By Favour Goodness
The Independent National Electoral Commission (INEC) has said the recent debate on electronic transmission of election results in the National Assembly was marked by “entrenched partisan positions, unsubstantiated fears, incomplete information, groundless conspiracy theories and profound misconceptions.”
This is as the Commission insisted that obtaining approval from the Nigerian Communication Commission (NCC) and NASS to implement electronic transmission of election results would be in breach of the Constitution.
INEC, in a 25-page document titled: “Position Paper No. 1 of 2021 on Electronic Transmission of Election Results,” released in Abuja, said contrary to misconceptions, it has developed adequate structures and processes to successfully transmit election results electronically.
In the document signed by its Chairman, Prof. Mahmood Yakubu, the commission said the electoral umpire’s position on the subject matter was necessary, due to recent debates over provision of Clause 52 (3) of the Electoral Bill 2021, regarding the electronic transmission of election results.
It argued that none of the sides in the controversy appears to substantially question the desirability of electronic transmission of election results, noting that only INEC’s preparedness and capacity of national infrastructure were questioned.
“This is particularly the case regarding the level of understanding of the position, requirements and preparedness of INEC on the question. It is curious that the perspectives of the Election Management Body on this very important issue of election management remain either completely absent in the debates or at best misconceived. This is a major missing link in the debates and this position paper seeks to address it,” INEC stated.
Continuing, INEC said: “Our position is not meant to support or undermine any side in the ongoing debates. Our understanding is that as a responsible corporate citizen, particularly one whose constitutional responsibilities are at stake, INEC should lend its voice to such a momentous issue of public concern.
“As such, INEC’s intervention in these debates, particularly through this position paper, should not be misconstrued as denuding the powers of any other agency or authority to perform its functions or to hold views on the issues in questions that are contrary to those of the Commission.”
The electoral umpire argued that e-transmission of results would improve the quality of election result management, and that its engagement with stakeholders shows that the Nigerian public supports it.
“Consequently, if the choice was up to INEC, the Commission prefers to transmit election results electronically, once the necessary legal framework is provided,” it said.
INEC maintained that it had developed a long-standing partnership with several government agencies and organisations in its determination to establish a world-class electoral process, insisting that its collaboration with NCC and Mobile Network Operators (MNOs) should be seen in this regard.
“Constitutionally, however, it is the role of INEC alone to register voters, register and regulate political parties and conduct elections. Any process that facilitates the denudation of INEC’s constitutional responsibilities to conduct elections or subject those constitutional responsibilities to the approval of an agency of government will only undermine the electoral process.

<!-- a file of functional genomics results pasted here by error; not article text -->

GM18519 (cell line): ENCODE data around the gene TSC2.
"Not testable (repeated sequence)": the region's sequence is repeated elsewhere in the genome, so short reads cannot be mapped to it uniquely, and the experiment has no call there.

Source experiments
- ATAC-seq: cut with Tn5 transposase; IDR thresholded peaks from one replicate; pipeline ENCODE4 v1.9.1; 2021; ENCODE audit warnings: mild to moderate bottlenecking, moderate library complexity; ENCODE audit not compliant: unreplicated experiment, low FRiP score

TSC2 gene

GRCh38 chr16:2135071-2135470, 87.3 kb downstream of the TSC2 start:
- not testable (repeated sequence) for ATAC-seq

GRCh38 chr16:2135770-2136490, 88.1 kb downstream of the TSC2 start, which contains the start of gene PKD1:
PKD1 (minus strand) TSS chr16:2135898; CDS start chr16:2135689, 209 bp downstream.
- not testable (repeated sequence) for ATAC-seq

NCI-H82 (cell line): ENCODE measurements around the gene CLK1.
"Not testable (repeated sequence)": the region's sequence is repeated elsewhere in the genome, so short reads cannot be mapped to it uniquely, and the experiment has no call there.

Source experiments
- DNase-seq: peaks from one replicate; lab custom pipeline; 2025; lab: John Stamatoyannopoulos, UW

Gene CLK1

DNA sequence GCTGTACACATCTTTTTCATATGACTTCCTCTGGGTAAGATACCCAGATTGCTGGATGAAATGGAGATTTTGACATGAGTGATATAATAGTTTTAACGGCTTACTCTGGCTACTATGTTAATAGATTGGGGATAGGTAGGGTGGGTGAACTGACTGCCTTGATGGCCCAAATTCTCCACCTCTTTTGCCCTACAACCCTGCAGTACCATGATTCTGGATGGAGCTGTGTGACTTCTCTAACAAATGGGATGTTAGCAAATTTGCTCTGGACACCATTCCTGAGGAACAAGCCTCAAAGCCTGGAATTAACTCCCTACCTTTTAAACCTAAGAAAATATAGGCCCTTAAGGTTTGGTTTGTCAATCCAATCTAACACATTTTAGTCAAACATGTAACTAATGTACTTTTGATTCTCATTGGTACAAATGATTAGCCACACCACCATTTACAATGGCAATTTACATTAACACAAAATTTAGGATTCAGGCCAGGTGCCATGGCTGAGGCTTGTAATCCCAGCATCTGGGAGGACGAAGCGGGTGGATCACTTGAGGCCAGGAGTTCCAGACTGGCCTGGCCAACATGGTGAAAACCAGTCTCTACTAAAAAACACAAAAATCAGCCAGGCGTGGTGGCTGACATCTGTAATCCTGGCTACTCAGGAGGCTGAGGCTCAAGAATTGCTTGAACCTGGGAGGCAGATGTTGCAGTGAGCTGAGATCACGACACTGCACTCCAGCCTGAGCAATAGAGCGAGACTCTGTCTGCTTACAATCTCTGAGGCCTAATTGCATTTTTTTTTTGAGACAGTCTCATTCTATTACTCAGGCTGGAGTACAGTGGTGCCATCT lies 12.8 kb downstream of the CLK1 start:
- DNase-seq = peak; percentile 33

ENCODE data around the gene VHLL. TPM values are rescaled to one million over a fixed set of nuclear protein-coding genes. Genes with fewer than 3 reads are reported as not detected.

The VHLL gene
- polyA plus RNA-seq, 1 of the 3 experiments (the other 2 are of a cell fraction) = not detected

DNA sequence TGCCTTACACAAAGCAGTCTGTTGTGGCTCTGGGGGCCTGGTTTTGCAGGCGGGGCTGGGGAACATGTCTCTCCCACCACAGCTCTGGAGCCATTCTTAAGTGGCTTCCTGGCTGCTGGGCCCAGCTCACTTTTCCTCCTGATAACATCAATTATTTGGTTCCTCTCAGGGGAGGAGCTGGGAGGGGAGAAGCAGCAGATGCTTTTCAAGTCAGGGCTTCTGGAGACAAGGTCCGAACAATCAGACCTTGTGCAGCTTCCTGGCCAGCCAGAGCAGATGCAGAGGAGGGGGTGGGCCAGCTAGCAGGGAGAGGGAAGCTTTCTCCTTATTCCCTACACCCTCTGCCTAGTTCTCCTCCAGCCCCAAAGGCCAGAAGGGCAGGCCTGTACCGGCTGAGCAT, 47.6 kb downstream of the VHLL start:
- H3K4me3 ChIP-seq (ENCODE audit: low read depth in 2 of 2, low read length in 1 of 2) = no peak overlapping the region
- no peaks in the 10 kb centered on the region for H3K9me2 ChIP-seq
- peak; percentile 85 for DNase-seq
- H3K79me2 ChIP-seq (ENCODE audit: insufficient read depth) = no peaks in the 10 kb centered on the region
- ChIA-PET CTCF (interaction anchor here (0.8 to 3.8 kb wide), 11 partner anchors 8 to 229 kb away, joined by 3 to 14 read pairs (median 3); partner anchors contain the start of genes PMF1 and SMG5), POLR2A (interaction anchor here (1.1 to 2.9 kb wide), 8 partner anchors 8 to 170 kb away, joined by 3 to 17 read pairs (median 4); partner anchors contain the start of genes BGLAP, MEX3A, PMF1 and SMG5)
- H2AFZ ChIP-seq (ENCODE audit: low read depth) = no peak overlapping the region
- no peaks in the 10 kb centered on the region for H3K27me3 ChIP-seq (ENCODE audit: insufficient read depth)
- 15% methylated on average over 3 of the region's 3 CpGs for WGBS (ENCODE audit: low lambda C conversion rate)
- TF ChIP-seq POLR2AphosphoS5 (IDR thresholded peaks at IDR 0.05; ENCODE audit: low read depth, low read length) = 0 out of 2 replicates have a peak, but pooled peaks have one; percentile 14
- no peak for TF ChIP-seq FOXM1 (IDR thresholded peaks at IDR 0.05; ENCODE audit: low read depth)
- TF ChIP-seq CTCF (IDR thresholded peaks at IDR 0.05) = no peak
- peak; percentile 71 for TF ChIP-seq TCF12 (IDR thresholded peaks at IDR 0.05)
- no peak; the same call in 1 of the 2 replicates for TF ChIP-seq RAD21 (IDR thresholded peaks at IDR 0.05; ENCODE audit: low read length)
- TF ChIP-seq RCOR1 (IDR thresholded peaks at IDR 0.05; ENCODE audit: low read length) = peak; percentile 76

“Consequently, while INEC needs the partnership of NCC to transmit election results electronically, it does not require its approval. In fact, Section 160 of the Constitution empowers INEC to “impose duties” on other Federal Government agencies in the discharge of its functions…”
On the state of infrastructure required to transmit results electronically, the Commission disclosed that the INEC/NCC Joint Technical Committee on “Electronic Transmission of Election Results” established in 2018 found that mobile networks adequately covered 93 per cent of INEC Polling Units, with capacity to cover the outstanding seven per cent, adding that the argument that 2G cannot transmit election data was incorrect.
It said the MNOs and the NCC were aware that only 2G Network existed in some places in the country, when in 2018, they concluded that electronic transmission of results was possible.
The electoral umpire noted that the committee had allocated Polling Units to the four major mobile network operators – Airtel, Glo, 9Mobile and MTN – for the purpose of transmitting election results.
“Based on the foregoing, INEC is convinced that the nation has the infrastructure to implement electronic transmission of election results. The MNOs have the capacity to do so, and network coverage across the country is adequate and secure.”
Rather than the ongoing controversy, the Commission said what is urgently required is a legal framework that enables, rather than inhibits electronic transmission of results, including full electronic voting generally.
“There should be broad provisions that enable the Commission to introduce relevant technologies at the right time. Consequently, provisions that refer to specific technologies, such as the Smart Card Reader, which could become obsolete, inapplicable or irrelevant in future, should be avoided.”
INEC said sections of the Electoral Act that entrench the manual processes should be amended to make both manual and electronic methods legitimate and discretionary for the Commission.